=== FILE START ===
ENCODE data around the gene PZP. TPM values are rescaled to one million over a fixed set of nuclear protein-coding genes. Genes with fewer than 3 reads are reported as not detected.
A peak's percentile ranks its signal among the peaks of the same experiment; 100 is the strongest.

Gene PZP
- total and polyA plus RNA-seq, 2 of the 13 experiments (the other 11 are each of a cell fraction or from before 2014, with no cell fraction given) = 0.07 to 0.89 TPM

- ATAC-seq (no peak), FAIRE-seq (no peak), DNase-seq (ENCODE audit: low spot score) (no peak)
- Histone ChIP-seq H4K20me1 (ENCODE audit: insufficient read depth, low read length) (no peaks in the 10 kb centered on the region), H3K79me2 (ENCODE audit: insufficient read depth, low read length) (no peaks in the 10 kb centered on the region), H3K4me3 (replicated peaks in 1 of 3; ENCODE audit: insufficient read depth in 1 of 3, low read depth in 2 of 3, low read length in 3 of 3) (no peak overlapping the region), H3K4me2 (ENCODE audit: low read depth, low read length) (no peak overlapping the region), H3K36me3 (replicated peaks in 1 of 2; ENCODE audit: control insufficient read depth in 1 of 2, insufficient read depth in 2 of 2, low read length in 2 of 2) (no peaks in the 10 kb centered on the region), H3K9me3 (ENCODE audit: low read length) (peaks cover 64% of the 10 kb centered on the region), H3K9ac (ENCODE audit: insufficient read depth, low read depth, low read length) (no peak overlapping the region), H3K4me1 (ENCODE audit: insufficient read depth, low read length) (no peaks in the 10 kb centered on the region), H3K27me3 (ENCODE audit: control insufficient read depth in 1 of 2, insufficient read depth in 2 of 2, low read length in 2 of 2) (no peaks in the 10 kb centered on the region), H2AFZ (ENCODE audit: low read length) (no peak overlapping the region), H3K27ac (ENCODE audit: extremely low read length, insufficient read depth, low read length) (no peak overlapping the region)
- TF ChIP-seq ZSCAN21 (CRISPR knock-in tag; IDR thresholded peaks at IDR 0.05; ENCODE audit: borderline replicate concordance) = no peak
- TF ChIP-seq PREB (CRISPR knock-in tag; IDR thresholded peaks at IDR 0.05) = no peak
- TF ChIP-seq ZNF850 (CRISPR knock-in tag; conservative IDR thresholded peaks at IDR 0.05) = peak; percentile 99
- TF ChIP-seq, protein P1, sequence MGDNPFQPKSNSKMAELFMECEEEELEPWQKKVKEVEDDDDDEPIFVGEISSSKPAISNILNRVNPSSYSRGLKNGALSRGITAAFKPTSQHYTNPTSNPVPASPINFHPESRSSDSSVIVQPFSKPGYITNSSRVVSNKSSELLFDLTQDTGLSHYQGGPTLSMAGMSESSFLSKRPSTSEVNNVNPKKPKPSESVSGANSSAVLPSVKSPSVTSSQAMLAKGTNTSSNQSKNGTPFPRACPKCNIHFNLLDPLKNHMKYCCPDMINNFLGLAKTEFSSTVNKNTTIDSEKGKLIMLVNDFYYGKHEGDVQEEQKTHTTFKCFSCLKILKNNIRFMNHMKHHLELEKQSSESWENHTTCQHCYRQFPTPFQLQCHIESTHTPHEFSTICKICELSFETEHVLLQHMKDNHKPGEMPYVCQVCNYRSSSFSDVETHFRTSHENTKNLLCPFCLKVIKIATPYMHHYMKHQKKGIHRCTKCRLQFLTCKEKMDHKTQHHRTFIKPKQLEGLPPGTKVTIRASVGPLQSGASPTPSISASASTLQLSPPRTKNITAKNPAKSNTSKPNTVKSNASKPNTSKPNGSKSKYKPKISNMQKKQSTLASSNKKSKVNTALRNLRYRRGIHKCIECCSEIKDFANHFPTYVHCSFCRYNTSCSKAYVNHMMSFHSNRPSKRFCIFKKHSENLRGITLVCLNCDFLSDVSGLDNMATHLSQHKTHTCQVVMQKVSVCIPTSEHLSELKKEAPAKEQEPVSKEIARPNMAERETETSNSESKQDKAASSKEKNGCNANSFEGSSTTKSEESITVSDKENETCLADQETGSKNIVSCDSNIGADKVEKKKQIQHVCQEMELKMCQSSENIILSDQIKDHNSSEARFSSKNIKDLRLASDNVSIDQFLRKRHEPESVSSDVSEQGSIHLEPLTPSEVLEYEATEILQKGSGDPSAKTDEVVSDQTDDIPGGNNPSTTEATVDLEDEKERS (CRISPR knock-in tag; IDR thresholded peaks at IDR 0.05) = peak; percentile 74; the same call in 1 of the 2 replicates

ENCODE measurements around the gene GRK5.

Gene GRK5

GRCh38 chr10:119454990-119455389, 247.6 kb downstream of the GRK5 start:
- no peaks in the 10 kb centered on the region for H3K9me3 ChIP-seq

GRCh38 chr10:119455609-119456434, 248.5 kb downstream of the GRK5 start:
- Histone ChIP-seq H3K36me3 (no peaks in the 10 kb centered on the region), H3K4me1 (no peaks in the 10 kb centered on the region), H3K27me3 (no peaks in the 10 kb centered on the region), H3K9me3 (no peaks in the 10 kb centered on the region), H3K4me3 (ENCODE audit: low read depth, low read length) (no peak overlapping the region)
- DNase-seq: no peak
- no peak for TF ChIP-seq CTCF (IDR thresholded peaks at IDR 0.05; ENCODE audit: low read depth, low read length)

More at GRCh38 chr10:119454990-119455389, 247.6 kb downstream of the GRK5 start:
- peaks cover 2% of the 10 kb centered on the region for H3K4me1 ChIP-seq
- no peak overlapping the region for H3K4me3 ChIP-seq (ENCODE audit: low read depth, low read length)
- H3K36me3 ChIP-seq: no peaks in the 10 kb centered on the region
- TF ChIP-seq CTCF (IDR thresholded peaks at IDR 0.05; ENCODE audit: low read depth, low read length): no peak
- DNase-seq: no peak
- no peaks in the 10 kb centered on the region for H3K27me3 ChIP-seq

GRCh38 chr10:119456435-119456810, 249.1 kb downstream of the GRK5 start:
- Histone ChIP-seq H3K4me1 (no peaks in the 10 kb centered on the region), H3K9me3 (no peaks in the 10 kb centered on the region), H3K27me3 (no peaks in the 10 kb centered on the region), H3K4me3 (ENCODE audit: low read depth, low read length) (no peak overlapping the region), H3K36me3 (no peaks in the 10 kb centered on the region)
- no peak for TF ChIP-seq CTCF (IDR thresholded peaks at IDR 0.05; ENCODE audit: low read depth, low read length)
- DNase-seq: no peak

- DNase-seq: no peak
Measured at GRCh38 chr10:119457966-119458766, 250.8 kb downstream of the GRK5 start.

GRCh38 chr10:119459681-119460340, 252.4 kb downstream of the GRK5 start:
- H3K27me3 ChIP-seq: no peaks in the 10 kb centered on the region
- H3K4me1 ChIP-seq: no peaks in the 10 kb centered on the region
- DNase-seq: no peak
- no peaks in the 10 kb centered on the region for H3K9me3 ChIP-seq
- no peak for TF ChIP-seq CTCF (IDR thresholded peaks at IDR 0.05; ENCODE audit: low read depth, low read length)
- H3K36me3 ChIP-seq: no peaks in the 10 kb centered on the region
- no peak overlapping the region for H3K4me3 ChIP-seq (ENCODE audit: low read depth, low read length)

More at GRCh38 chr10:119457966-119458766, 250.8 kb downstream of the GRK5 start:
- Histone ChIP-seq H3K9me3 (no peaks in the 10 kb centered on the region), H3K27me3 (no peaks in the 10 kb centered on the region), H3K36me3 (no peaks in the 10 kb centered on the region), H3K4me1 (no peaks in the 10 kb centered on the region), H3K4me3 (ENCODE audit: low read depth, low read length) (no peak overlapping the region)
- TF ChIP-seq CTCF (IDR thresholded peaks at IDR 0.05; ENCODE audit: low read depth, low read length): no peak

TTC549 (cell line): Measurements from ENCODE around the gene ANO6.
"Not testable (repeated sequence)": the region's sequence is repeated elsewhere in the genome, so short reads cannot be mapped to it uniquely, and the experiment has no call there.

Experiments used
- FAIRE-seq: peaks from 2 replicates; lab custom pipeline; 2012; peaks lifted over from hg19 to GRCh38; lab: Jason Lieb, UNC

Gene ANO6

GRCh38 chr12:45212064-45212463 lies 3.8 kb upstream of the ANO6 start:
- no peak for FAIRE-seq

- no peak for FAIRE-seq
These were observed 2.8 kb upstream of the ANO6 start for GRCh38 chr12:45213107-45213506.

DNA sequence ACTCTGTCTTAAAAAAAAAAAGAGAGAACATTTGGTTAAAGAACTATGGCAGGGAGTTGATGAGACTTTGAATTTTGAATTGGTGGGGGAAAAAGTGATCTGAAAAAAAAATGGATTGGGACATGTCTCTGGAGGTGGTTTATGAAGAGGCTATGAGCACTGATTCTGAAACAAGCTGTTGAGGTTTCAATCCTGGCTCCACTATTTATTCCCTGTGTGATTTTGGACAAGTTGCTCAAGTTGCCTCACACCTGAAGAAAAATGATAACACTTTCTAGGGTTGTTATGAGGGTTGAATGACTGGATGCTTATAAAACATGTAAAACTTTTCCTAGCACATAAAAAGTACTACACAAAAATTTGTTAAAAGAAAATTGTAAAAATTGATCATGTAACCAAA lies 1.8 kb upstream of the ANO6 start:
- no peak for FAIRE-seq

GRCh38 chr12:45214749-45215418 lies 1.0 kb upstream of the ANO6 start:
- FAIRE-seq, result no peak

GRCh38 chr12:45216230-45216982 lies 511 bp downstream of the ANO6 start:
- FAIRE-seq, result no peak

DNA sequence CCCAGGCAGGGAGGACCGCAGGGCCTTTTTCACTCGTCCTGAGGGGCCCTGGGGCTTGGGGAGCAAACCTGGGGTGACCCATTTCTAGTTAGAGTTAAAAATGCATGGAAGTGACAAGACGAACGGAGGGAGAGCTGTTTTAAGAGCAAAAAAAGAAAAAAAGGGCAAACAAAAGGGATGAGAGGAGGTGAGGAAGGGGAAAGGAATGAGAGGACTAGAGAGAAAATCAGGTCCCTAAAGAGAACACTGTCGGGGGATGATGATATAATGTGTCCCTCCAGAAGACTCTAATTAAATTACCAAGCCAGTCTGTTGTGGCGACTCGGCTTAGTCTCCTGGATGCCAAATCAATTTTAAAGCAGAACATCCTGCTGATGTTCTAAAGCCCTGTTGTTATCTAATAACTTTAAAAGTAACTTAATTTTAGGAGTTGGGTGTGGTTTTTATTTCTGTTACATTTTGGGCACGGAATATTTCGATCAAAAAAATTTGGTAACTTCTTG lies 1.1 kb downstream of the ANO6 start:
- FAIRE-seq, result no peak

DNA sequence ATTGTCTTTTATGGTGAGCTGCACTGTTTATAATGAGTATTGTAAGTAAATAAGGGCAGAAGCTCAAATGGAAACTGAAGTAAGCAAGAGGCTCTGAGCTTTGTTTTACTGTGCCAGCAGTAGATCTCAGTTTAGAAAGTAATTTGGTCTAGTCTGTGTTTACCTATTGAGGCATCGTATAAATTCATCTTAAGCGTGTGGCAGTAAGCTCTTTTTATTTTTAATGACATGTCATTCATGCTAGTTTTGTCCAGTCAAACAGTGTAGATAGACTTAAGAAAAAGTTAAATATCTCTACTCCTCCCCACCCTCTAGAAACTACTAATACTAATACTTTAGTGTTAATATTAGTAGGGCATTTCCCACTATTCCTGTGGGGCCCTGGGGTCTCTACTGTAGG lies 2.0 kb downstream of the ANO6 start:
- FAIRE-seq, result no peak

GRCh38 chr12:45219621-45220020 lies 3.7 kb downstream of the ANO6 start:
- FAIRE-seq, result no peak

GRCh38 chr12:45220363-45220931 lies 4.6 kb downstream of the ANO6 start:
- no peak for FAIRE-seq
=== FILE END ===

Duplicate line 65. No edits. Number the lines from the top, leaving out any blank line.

- no peak for FAIRE-seq